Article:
Sept. 29, 2020
FOR IMMEDIATE RELEASE
Contact: Jamey Dunn-Thomason
IGPA releases report identifying trends from survey of experts about COVID-19 policies
URBANA — The University of Illinois System’s Institute of Government and Public Affairs (IGPA) today released a report identifying trends from a survey of experts across the state about policies related to the COVID-19 pandemic.
The Policy Spotlight, titled Ongoing Expert Advice on Pandemic Policies, analyzes responses from several Pandemic Stress Indicator Expert Panel surveys, referred to in the report as “waves,” conducted over the summer.
This ongoing survey collects diverse, informed opinions from dozens of experts in economics, public health and vulnerable populations throughout the state, with a focus on evaluating the social and economic effects of the COVID-19 pandemic on Illinois residents.
Panelists were asked about a variety of topics, including who should drive policy related to the pandemic, what direction they think the state is headed on key indicators like case counts and deaths and what restrictions to daily life they find reasonable to help combat the virus.
“Leaders from every state in the country have been adapting policies on the fly, and at times, copying concepts from each other,” said Policy Spotlight author Brain Gaines, an IGPA senior scholar and professor of political science at the University of Illinois Urbana-Champaign. Gaines conducts the Pandemic Stress Indicator Expert Panel for IGPA. “Even when policymakers seek the best scientific and medical advice, there are no easy choices. Serious social and economic tradeoffs come with many of the efforts to combat COVID-19. We are seeking feedback from multiple kinds of experts to better evaluate the inherent tradeoffs involved in pandemic policy.”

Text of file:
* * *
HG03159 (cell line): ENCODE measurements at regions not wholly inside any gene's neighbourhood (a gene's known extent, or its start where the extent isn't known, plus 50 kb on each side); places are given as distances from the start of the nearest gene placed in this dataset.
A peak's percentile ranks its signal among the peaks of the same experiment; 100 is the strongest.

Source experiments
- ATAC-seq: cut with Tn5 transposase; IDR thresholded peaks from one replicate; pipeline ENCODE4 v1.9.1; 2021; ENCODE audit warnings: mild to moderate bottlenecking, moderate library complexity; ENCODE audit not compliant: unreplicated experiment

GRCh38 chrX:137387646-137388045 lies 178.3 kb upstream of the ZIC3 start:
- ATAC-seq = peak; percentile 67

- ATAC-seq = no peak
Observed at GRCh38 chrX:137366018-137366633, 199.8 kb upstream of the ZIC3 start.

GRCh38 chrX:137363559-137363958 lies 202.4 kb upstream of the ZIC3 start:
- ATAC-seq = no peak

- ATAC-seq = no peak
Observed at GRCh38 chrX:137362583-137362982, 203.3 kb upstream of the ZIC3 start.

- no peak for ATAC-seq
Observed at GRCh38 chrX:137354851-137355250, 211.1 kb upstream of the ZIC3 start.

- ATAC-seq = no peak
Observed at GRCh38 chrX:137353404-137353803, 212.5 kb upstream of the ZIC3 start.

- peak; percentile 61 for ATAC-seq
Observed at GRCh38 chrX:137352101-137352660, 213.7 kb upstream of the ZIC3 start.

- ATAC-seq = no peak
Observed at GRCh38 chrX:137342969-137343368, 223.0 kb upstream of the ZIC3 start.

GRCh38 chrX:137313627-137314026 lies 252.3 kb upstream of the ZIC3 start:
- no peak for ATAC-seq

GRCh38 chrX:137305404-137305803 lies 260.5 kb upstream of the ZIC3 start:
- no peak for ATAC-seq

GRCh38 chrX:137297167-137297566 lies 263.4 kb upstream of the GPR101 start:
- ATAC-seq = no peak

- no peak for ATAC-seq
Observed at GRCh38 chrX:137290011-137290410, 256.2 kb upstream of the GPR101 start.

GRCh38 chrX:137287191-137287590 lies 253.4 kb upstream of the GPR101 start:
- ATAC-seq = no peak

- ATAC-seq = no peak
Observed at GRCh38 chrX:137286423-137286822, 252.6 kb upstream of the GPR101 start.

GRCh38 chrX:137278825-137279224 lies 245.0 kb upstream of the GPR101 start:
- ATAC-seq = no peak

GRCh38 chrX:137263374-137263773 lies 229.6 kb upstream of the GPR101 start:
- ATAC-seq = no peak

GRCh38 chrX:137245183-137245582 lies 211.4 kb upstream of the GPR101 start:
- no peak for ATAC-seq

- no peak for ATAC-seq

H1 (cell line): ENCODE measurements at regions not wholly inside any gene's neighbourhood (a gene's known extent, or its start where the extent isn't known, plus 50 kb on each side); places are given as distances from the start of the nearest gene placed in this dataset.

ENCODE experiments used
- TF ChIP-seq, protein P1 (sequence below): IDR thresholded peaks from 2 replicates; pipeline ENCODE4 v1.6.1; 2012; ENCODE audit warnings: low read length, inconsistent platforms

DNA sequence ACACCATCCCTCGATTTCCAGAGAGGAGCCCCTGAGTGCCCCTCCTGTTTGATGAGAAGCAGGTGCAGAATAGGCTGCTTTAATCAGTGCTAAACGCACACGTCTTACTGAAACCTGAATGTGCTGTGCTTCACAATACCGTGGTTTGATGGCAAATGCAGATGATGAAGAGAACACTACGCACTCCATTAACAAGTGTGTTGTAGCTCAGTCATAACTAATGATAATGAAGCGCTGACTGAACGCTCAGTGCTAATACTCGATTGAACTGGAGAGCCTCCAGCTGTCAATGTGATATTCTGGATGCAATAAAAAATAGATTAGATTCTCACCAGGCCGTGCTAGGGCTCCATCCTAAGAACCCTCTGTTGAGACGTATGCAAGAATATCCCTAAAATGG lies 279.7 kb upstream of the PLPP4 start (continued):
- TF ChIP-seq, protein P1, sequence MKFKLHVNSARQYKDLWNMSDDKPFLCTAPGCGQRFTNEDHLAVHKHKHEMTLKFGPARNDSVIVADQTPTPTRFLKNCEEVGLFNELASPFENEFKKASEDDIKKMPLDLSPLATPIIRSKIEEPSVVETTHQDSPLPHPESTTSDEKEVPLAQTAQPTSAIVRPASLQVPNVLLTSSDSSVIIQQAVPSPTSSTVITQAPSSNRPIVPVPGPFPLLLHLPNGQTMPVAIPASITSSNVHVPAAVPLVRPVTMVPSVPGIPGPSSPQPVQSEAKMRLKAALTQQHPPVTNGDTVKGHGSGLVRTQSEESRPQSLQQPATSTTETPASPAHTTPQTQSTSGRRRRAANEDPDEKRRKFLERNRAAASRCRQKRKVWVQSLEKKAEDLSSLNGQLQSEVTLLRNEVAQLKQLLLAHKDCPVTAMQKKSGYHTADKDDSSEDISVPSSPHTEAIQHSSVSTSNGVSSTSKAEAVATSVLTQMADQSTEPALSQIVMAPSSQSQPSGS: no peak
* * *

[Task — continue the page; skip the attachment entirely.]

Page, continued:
The panelists were asked which leaders should be setting policies around COVID-19 and how regional of an approach the state should take. About 48% said the governor should be in charge, while another 28% wanted state lawmakers to play a role. Only 14% thought that decisions should be driven by local leaders. As the state has gone from four to 11 regions for applying restrictions, the panelists have supported this increasingly regional, targeted approach.
The experts also shared their views about what policies they thought made sense and about their own level of comfort in participating in everyday activities. “It appears that crowding and congregating—whether in theatres, arenas, churches, gyms, etc.—is what worried our experts most, particularly when done indoors,” Gaines wrote.
Many in the group seemed to recognize a need for school and childcare options for working parents, but most panelists agreed that schools should prioritize using outdoor spaces whenever possible. The table below shows the group’s responses to various restrictions in Waves 4 and 5 of the survey. (Not all restrictions appeared in both waves, so there are blanks where they did not.)